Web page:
Nicolas Ortiz has an excellent post on offers of judgment in FDCPA cases. We previously blogged about this and will continue to do so as this strategy is being used more and more by debt collectors who get sued.
As Nicolas Ortiz puts it, the basic gist of an offer of judgment is:
If a plaintiff rejects an offer of judgment and recovers less that the offer amount at trial, he must pay the defendant’s costs. These costs include transcript costs and the like, but it do not include the biggest ticket item, attorney’s fees. As the First Circuit put it: “Rule 68 can never require prevailing civil rights plaintiffs to pay defendants’ post-offer attorney’s fees.” Crossman v. Marcoccio, 806 F.2d 329, 334 (1st Cir. 1986). The same holds true for other, non-civil rights cases. Rule 68 cannot be used to shift fees.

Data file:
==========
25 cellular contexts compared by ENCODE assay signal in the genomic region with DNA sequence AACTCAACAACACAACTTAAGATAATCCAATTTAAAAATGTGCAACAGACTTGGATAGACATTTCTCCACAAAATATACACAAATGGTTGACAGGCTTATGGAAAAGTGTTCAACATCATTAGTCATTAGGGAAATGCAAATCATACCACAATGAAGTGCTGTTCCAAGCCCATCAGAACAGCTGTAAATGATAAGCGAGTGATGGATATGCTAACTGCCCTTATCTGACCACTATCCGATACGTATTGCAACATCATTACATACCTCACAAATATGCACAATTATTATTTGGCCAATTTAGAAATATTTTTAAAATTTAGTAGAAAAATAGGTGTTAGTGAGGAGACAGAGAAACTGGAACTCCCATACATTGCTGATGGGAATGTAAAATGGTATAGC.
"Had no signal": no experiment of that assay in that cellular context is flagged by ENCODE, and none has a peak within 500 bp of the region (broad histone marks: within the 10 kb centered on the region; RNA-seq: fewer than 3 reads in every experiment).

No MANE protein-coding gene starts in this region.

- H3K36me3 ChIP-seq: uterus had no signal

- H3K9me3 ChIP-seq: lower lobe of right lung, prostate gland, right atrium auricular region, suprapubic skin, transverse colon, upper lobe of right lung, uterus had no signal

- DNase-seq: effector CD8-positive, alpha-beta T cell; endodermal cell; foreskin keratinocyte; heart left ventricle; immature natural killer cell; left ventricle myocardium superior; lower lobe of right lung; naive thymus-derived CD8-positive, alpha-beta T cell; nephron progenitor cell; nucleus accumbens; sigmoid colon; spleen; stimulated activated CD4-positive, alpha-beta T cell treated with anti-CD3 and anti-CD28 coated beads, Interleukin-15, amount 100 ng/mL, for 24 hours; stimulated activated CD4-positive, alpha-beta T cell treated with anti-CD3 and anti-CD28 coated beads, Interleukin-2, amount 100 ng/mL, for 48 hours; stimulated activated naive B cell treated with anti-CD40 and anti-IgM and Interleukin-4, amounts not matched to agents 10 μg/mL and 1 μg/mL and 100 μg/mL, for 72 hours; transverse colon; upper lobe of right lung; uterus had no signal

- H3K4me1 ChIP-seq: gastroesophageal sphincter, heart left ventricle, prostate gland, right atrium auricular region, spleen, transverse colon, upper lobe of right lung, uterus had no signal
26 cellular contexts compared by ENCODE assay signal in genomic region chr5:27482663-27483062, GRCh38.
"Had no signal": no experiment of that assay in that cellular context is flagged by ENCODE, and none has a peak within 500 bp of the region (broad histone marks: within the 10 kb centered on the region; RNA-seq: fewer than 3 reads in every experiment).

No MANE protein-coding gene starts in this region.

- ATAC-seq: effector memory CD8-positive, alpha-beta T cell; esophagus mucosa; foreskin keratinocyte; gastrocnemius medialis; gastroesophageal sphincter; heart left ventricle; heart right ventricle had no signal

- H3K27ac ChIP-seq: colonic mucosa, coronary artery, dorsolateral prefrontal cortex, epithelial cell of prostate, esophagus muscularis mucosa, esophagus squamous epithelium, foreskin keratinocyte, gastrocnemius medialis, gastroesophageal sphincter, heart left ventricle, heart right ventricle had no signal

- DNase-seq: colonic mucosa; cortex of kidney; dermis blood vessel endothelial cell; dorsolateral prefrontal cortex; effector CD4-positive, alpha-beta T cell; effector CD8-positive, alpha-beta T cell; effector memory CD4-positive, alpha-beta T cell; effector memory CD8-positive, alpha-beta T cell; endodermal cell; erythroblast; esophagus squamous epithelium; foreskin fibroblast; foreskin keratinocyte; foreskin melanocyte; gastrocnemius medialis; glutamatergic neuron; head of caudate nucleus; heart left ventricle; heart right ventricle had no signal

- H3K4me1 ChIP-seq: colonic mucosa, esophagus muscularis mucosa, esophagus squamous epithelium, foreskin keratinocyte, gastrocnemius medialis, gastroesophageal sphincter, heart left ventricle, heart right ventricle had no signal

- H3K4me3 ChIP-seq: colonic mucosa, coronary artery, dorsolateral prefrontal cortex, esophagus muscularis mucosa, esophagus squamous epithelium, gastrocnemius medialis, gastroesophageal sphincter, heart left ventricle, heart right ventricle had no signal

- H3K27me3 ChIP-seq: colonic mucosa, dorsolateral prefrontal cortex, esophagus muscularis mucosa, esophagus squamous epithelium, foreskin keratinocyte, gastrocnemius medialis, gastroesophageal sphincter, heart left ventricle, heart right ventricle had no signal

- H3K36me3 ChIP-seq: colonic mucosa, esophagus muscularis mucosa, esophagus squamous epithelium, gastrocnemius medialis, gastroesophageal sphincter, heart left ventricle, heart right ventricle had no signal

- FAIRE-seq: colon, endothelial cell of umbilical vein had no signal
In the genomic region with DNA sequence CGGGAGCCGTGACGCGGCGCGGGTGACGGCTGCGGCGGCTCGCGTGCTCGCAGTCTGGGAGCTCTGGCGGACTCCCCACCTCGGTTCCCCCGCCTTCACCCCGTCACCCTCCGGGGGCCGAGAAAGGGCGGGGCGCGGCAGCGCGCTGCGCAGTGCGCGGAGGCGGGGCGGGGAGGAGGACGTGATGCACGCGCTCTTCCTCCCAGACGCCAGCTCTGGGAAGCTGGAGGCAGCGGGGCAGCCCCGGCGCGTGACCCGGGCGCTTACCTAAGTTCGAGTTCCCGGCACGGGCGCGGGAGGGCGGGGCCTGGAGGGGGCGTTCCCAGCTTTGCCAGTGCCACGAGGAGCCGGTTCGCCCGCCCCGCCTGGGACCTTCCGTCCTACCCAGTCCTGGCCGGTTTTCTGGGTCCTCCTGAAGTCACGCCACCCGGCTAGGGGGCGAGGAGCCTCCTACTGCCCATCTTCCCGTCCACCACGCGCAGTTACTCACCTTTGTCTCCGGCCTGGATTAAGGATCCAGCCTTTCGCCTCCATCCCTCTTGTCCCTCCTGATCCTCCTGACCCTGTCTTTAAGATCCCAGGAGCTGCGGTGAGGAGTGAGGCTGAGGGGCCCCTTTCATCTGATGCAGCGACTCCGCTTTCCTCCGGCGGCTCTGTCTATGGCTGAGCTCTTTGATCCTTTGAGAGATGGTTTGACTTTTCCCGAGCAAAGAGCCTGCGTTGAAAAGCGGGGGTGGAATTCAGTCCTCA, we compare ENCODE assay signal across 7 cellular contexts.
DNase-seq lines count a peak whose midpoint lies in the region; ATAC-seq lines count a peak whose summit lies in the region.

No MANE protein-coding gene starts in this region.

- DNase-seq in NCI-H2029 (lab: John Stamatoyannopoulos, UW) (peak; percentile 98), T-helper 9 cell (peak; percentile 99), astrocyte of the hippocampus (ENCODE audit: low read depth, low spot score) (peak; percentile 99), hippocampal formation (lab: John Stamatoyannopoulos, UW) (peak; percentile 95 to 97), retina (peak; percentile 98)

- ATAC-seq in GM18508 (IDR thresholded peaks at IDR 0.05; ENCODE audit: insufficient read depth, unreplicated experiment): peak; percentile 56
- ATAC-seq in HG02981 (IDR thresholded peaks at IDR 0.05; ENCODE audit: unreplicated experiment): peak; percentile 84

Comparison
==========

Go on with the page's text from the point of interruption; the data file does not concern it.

Debt collectors use offers of judgment as a weapon but we like to turn this around on them. We’ll accept ones that are a good deal and then remind the court in every future case that a judgment exists against the defendant. We have never had a defendant want to do another offer of judgment after doing one (or a group at one time) with us…… Maybe they don’t like hearing about previous judgments in future cases? 🙂
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